Monday, August 13, 2012

Zionising the Draft Modern History Curriculum 5

ACARA's 7th dot point reads as follows:

 "The attempts to settle conflicts between Arabs and Israelis, including: the 1949 Armistace, Security Council Resolution 242 (1967), Egypt/Israeli Peace Accords (1973), Camp David Accords (1978/9) and Camp David Summit (2000), and the role of the United Nations."

ECAJ's Peter Wertheim suggests the following corrections...

"The seventh dot point refers to the 'Egyptian/Israeli Peace Accords (1973), Camp David Accords (1978/9)'. There were no 'Egypt/Israeli Peace Accords' in 1973. In fact, Egypt and Israel fought a war against each other in 1973 and eventually signed a Peace Treaty in 1979. The Camp David Accords were signed in 1978 (not 1978/9). We suggest that the necessary corrections be made."

... and adds:

"Further, in this item, which is dedicated to 'the attempts to settle conflicts between Arabs and Israelis', the entire post-1993 Oslo process has been omitted, as has the Israel-Jordan peace treaty of 1994, the establishment of the Palestinian Authority under the Interim Agreement in 1995; Palestinian elections in 1996 and 2006; the Camp David Summit in 2000, the Taba Summit in January 2001, the Road Map of 2003 and the Olmert Peace offer of 2008. We suggest that these items be added."

Since Wertheim's referencing of the various highly mythologised milestones of the so-called peace (or Oslo) process (1991/1993-?) gives scope for students to be exposed to the false idea, peddled by the Zionist propaganda mill and uncritically broadcast in the ms media a thousand times since, that the process amounts essentially to a chronicle of missed opportunities by obdurate Palestinians unwilling to compromise, students need to be reminded of the following basics:

a) The Palestinian leadership's starting point was an acceptance of a Palestinian state on just 22% of their historic homeland, ie in the West Bank and Gaza Strip, a quite unbelievable concession (Edward Said saw it as a Palestinian Versailles);

b) The Israelis, on the other hand, have spent the past 20 or so years of the process arguing that the Palestinians should accept less than this 22% in order to accommodate their illegally-built settlements.

(To take but the best known and most mythologised 'peace process' milestone, the Camp David II Summit of July 2000 (often spun as Israeli Prime Minister Ehud Barak's 'generous offer') amounted to offering the  Palestinians a capital in the village of Abu Dis (not in East Jerusalem); an Israeli insistence on an 'end of conflict' declaration, neutralising UN resolutions 194 and 242; the Israeli retention of its main settlement blocs in the West Bank;  allowing other Israeli settlements to remain in the Palestinian state with the option of living under Palestinian rule until further notice; ditto for Israeli assets in the Jordan Valley. With Israeli settlements, their lands, roads and defensive areas remaining in situ, the Palestinian mini-state would have become a mere parody of itself with only around 40-50% of the West Bank under its control. (See Israeli Rejectionism: A Hidden Agenda in the Middle East Peace Process,  Zalman Amit & Daphna Levit, 2011, pp 132-135))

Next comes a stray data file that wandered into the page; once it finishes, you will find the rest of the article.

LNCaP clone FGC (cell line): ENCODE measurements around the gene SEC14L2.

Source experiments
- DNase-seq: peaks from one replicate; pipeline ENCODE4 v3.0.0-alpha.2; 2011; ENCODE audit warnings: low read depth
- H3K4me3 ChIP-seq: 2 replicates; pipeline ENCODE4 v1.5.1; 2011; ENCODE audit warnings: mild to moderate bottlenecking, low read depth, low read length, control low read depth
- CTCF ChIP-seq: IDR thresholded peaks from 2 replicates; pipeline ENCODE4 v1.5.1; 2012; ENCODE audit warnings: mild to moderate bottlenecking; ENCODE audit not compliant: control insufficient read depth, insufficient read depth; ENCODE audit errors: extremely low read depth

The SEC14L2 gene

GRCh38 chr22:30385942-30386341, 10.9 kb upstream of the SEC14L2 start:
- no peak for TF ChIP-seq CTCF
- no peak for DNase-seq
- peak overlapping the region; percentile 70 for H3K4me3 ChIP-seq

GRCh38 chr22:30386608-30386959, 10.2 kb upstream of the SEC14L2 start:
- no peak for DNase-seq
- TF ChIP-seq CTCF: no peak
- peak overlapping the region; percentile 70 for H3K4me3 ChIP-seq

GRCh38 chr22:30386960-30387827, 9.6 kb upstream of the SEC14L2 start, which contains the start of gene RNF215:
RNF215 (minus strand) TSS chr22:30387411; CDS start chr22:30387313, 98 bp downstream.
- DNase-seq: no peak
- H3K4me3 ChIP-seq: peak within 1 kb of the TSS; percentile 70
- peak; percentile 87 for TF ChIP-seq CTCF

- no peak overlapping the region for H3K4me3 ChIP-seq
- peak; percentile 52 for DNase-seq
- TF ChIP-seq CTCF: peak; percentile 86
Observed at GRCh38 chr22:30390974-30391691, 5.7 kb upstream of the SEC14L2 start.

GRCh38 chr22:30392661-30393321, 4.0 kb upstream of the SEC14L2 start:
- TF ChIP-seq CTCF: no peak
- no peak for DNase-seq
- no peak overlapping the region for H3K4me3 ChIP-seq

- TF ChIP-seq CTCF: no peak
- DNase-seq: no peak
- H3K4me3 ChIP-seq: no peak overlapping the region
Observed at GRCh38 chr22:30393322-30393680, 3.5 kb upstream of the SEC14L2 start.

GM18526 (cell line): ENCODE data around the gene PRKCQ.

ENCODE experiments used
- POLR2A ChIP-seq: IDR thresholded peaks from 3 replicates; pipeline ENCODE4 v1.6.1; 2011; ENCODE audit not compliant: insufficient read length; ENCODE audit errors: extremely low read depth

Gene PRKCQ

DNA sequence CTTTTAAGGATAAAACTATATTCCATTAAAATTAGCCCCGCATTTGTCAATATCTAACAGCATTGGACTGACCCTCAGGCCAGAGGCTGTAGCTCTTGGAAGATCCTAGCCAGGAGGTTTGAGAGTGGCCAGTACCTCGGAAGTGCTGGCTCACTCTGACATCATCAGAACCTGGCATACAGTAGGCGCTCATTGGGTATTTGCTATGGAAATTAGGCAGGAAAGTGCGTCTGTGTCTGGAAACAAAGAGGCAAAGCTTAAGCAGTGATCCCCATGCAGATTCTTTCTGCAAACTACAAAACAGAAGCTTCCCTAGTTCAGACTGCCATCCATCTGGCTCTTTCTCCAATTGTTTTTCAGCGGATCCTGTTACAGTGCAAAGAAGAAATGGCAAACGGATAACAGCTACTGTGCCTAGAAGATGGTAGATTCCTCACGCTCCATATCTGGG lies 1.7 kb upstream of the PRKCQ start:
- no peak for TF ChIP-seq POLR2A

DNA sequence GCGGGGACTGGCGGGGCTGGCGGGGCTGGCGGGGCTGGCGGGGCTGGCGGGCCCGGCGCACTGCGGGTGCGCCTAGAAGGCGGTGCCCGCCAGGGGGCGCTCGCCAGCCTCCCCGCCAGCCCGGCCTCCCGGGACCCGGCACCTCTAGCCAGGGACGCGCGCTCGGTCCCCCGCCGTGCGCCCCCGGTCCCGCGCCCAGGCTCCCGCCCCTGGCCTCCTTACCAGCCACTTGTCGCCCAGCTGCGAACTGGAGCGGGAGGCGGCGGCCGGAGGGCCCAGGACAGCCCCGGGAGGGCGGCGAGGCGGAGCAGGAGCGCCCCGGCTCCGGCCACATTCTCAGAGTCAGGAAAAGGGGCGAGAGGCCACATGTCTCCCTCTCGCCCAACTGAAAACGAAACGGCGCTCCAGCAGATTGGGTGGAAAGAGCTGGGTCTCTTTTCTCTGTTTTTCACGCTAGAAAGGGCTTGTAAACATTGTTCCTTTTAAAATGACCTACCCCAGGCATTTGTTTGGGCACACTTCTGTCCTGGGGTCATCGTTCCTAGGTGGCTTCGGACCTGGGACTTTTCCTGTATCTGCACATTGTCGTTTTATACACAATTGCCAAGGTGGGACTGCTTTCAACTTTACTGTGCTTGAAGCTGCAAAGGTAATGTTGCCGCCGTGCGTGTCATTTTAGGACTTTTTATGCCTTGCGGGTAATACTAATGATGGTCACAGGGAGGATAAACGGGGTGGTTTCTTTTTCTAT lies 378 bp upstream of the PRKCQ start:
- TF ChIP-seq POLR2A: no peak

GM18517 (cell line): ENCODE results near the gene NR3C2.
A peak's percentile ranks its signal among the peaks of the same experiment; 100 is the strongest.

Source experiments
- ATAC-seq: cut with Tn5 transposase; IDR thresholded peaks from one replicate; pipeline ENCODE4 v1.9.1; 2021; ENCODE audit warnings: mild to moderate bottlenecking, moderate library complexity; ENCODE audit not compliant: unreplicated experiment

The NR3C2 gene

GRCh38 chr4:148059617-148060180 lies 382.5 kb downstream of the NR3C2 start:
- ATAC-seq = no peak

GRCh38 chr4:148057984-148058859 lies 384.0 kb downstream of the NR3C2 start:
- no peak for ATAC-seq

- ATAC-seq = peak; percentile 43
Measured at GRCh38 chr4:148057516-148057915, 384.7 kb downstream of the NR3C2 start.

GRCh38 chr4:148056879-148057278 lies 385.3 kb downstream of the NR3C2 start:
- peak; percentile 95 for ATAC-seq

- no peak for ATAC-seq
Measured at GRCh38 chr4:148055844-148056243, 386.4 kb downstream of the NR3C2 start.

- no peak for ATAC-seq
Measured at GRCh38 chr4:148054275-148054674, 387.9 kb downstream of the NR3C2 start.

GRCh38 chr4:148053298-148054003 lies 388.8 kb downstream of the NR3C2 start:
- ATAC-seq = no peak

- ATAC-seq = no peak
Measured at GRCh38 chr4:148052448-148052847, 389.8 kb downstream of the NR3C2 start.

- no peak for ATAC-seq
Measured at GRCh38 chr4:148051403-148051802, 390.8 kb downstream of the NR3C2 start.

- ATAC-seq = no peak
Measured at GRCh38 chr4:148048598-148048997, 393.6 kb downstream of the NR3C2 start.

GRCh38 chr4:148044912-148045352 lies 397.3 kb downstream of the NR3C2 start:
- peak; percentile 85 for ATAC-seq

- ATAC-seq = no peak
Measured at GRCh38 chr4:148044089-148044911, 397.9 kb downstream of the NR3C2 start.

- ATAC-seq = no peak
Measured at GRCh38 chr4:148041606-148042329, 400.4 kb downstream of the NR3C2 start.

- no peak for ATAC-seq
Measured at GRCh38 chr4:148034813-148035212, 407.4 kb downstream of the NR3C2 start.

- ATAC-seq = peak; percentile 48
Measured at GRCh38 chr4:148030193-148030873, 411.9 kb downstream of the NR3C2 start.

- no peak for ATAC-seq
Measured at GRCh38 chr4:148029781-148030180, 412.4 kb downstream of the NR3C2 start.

c) During this period, Israel's colonization of the West Bank with thousands upon thousands of settlers has proceeded apace, giving the lie to its international posturing as an earnest seeker after peace.

d) The US, which, under one Zionised administration after another, has facilitated the process, can in no way be described as an honest broker.

e) In short, what we are dealing with here is what Henry Siegman has correctly labelled "the most spectacular deception in modern diplomatic history."

I'd suggest, therefore, that ACARA's dot point be amended as follows: 'The attempts to settle conflicts between Arabs and Israelis, including: UN resolutions 194 (1948) [conveniently omitted by Wertheim] and 242 (1967), the 1949 Armistace, the Egypt/Israeli Peace Accords (1978), and the US-brokered (UN-sidelined) 'peace process' (1991/1993-?).'

Further, given that the process' oft-stated goal of a viable and contiguous Palestinian mini-state has been rendered  increasingly unattainable by Israel's escalating colonization of the occupied Palestinian territories, there should be included room for discussion of a one-state solution to the 'conflict' with all that that entails for the dismantling of Israel's apartheid legislation and the transition from a 'Jewish' supremacist to a genuinely democratic state embracing both its Jewish and non-Jewish populations, including the returned Palestinian refugees of 1948 and 1967.

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